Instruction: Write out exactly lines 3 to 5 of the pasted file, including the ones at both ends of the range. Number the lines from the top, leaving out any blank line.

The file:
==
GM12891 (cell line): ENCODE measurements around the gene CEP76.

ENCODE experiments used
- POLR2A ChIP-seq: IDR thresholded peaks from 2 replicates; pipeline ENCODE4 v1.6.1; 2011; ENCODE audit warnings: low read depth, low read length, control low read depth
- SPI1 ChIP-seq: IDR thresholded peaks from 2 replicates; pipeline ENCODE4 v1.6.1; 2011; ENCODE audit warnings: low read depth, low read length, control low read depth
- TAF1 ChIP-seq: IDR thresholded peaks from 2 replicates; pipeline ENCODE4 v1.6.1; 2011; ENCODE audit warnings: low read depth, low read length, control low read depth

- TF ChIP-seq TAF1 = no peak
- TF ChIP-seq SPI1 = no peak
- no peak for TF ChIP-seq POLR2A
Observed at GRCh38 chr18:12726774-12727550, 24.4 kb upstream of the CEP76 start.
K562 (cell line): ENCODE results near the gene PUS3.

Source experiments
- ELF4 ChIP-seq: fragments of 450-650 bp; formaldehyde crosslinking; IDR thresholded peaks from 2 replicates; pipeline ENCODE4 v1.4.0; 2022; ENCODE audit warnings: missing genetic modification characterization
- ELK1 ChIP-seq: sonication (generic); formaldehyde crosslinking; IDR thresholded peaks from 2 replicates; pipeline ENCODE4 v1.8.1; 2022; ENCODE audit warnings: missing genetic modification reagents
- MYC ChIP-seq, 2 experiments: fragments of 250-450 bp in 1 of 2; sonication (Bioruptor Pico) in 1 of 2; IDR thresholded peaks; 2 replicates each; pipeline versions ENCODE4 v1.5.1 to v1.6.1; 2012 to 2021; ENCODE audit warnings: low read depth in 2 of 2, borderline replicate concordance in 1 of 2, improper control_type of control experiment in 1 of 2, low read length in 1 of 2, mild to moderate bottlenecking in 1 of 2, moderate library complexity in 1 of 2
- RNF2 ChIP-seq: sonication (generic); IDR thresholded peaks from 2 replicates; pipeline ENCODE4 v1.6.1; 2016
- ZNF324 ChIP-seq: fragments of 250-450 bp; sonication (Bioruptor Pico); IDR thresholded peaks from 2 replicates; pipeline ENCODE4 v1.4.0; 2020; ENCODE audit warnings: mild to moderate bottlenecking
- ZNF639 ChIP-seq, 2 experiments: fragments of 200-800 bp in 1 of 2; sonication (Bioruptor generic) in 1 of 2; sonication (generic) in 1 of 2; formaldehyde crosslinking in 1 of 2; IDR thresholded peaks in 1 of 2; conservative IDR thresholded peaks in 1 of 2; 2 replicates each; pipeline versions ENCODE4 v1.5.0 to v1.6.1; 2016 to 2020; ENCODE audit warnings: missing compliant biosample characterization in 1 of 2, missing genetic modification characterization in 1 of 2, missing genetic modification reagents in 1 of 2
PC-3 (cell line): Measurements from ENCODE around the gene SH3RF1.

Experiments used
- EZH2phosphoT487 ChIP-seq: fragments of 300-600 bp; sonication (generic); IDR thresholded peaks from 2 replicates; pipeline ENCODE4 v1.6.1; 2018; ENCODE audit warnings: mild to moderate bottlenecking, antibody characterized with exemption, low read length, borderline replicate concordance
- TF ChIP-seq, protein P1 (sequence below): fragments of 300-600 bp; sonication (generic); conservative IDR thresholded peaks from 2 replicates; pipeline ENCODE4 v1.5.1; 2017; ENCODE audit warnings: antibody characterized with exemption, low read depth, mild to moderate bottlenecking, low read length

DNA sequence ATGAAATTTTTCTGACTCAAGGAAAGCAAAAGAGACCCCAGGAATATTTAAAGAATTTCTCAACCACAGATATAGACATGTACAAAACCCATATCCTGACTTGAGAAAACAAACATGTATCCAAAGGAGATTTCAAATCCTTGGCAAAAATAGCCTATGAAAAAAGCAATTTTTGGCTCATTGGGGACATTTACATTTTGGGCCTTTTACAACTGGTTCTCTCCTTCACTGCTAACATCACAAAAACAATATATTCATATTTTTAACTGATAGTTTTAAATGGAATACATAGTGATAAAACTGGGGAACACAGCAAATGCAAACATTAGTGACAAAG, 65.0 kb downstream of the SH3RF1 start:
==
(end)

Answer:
- POLR2A ChIP-seq: IDR thresholded peaks from 2 replicates; pipeline ENCODE4 v1.6.1; 2011; ENCODE audit warnings: low read depth, low read length, control low read depth
- SPI1 ChIP-seq: IDR thresholded peaks from 2 replicates; pipeline ENCODE4 v1.6.1; 2011; ENCODE audit warnings: low read depth, low read length, control low read depth
- TAF1 ChIP-seq: IDR thresholded peaks from 2 replicates; pipeline ENCODE4 v1.6.1; 2011; ENCODE audit warnings: low read depth, low read length, control low read depth